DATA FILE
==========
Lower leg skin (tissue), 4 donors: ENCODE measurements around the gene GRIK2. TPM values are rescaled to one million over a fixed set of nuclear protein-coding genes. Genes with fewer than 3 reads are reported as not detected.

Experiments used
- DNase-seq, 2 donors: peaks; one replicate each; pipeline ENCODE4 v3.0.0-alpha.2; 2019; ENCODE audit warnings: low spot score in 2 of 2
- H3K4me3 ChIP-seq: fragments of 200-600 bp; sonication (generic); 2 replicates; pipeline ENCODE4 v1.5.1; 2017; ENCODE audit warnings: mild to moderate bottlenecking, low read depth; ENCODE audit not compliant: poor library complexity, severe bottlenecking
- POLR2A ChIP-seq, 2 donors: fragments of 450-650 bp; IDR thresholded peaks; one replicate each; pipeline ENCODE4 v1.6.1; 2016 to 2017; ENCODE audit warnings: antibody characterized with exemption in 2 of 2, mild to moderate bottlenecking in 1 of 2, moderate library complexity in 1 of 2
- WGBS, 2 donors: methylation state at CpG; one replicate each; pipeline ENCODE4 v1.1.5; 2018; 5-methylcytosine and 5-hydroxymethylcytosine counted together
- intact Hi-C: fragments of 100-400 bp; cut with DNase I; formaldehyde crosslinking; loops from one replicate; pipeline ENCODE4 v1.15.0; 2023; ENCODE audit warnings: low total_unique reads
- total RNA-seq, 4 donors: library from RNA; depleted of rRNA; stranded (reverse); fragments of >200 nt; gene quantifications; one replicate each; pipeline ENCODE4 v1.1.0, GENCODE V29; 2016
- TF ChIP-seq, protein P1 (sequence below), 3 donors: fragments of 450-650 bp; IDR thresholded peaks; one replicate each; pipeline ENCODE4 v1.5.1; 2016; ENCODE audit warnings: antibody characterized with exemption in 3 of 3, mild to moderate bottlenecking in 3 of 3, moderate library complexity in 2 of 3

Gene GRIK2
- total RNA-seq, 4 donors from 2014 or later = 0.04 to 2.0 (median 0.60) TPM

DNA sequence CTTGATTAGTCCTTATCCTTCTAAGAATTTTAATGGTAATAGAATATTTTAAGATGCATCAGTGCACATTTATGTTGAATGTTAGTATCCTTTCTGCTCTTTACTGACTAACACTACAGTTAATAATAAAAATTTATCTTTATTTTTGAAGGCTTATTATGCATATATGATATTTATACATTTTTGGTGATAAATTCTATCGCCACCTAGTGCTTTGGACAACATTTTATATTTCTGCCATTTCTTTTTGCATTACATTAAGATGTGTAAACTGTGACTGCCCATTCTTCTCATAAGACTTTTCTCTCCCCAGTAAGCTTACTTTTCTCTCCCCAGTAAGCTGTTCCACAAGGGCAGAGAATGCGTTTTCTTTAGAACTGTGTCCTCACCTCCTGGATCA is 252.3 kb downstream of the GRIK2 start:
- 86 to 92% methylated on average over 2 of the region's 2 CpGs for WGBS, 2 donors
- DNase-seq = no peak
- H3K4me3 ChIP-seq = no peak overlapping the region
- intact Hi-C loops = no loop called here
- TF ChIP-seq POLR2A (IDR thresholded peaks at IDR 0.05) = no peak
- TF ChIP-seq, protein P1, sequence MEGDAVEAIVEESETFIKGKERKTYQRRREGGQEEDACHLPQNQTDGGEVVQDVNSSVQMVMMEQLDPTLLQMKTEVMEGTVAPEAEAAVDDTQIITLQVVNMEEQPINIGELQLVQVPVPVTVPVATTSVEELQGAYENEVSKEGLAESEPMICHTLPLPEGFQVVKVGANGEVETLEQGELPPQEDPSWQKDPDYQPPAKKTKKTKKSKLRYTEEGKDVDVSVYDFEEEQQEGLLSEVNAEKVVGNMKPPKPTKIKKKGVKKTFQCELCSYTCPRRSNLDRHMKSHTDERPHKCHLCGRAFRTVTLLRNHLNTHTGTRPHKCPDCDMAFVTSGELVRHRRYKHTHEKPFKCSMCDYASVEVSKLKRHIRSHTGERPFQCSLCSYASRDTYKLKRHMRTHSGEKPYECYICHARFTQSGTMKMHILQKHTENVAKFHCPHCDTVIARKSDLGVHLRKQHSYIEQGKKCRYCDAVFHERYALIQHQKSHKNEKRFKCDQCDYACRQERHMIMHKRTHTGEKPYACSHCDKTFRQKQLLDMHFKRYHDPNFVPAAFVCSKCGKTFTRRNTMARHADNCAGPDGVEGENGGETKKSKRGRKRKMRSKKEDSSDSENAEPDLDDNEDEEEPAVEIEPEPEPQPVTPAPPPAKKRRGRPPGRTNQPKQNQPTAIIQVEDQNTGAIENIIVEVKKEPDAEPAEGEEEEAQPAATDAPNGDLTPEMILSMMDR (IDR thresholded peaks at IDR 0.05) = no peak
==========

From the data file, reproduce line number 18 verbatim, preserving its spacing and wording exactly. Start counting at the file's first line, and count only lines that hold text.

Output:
- TF ChIP-seq, protein P1, sequence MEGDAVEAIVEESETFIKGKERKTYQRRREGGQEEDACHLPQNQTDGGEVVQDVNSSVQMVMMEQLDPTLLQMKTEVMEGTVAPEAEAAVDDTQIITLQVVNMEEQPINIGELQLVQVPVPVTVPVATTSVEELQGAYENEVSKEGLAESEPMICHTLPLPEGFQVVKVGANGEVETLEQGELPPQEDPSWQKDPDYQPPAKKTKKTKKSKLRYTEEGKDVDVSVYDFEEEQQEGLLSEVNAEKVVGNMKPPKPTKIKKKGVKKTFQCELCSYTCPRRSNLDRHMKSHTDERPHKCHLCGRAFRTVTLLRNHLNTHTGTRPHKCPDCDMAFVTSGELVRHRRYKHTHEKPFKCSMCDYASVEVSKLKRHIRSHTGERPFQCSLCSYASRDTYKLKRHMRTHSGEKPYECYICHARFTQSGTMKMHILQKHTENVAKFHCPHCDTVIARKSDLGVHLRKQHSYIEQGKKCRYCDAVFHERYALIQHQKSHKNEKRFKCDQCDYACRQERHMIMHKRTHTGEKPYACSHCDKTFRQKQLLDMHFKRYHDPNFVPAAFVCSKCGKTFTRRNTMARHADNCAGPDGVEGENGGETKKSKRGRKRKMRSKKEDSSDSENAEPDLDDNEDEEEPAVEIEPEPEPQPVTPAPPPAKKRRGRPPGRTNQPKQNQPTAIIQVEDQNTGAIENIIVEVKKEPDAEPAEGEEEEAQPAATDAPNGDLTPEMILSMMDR (IDR thresholded peaks at IDR 0.05) = no peak